Through their experience of touring with the Baltic Sea Philharmonic, our musicians have developed a strong bond of friendship and community – a unique #BalticSpirit. Although right now they’re spread across the Baltic Sea region, and in other European countries such as Italy and Spain, they are once again coming together, this time virtually, to create innovative musical projects, but also to share their insights and experiences during this unprecedented period. Across the orchestra’s social media channels in the weeks ahead, a special series of ‘Humans of the Baltic Sea Philharmonic’ explores how our musicians are experiencing lockdown life, and how they’re staying strong and creative in these challenging times.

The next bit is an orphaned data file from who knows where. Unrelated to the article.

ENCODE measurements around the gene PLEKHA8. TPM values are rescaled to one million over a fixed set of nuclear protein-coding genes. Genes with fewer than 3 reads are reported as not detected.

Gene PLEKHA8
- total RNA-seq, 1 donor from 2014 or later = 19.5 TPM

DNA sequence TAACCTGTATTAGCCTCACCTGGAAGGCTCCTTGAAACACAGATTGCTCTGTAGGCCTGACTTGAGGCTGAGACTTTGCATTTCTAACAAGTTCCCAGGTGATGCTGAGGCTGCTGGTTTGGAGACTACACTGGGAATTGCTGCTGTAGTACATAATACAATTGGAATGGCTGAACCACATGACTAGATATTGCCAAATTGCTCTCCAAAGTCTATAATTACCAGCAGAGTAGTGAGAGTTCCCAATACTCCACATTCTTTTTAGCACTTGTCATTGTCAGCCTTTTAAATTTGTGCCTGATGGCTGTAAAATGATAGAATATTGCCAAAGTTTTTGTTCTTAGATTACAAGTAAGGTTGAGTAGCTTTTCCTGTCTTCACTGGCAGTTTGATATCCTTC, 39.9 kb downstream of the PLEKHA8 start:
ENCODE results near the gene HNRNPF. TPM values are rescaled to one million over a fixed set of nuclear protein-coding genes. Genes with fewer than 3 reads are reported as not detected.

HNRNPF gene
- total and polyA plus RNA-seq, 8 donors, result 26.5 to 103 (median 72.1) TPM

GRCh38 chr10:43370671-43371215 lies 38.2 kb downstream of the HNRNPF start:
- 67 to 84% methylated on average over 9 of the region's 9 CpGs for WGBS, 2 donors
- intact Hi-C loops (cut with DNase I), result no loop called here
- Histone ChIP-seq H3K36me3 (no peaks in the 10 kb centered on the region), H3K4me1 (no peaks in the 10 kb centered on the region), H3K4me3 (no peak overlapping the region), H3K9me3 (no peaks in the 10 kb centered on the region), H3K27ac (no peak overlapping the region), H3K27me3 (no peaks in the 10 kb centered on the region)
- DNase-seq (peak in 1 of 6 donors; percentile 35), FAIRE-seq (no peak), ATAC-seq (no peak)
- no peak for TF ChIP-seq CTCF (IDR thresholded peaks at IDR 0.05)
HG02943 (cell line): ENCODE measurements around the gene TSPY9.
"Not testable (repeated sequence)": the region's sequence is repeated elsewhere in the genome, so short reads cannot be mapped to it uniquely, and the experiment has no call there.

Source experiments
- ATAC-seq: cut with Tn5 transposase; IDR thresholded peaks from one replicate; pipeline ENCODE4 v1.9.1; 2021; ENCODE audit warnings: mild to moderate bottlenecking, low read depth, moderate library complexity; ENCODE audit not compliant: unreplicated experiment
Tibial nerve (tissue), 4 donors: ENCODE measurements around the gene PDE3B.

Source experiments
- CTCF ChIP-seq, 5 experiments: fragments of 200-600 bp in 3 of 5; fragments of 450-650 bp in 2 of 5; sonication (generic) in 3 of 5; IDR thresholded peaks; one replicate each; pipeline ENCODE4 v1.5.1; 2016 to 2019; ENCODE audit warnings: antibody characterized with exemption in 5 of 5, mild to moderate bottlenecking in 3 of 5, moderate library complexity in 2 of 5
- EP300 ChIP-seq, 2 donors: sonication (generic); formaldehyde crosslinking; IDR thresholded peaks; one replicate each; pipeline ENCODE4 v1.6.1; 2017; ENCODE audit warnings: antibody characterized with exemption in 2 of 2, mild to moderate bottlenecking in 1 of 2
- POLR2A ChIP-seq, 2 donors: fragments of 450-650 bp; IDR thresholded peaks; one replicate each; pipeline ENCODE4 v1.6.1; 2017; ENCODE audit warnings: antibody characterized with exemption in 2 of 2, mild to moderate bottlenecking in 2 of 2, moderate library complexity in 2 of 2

Saimi Kortelainen, violin player from Estonia, currently studying in Austria, is the first to share her experience: ‘I am getting up at 7:30, eating breakfast, having my morning run in the almost empty city of Graz. I am starting my practice around 9:30 and divide my time as follows – 3h for the violin, 1h for the viola, 1h for the baroque violin and 30min for the bassoon. I have finished knitting 2 pairs of socks and learned the Slovenian language. In the evening I am reading books, listening to and analysing some chamber music. […] This was my plan when everything went down, but actually I am waking up at around 10, have finished only 1 sock and learned only 10 words in Slovene. We musicians never really have a break – all my holidays and semester breaks are full of playing. Musicians with a lot of different interests like me are constantly on the verge of burning out. Considering this, all of this free time has actually been kind of a blessing, since I have been battling with a shoulder injury since December. Instead I have been doing a lot of Tai Chi, yoga and playing video games – all to recover both body and mind. All I want to say is – it’s also okay to do nothing, just rewind and enjoy your lunch as breakfast!’